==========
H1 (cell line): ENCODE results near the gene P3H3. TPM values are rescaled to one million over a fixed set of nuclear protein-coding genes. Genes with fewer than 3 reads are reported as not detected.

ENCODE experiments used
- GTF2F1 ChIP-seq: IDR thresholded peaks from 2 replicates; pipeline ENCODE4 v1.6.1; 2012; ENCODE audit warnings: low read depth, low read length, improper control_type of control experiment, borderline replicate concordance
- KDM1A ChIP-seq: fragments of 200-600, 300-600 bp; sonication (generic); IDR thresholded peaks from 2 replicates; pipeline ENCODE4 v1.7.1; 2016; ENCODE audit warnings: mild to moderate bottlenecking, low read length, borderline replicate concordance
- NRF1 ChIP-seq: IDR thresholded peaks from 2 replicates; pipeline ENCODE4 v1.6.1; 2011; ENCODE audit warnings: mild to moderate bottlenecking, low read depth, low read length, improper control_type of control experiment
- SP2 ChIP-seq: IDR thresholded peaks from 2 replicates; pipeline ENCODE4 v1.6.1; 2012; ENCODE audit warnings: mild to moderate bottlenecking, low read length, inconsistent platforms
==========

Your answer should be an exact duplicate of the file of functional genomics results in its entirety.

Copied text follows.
H1 (cell line): ENCODE results near the gene P3H3. TPM values are rescaled to one million over a fixed set of nuclear protein-coding genes. Genes with fewer than 3 reads are reported as not detected.

ENCODE experiments used
- GTF2F1 ChIP-seq: IDR thresholded peaks from 2 replicates; pipeline ENCODE4 v1.6.1; 2012; ENCODE audit warnings: low read depth, low read length, improper control_type of control experiment, borderline replicate concordance
- KDM1A ChIP-seq: fragments of 200-600, 300-600 bp; sonication (generic); IDR thresholded peaks from 2 replicates; pipeline ENCODE4 v1.7.1; 2016; ENCODE audit warnings: mild to moderate bottlenecking, low read length, borderline replicate concordance
- NRF1 ChIP-seq: IDR thresholded peaks from 2 replicates; pipeline ENCODE4 v1.6.1; 2011; ENCODE audit warnings: mild to moderate bottlenecking, low read depth, low read length, improper control_type of control experiment
- SP2 ChIP-seq: IDR thresholded peaks from 2 replicates; pipeline ENCODE4 v1.6.1; 2012; ENCODE audit warnings: mild to moderate bottlenecking, low read length, inconsistent platforms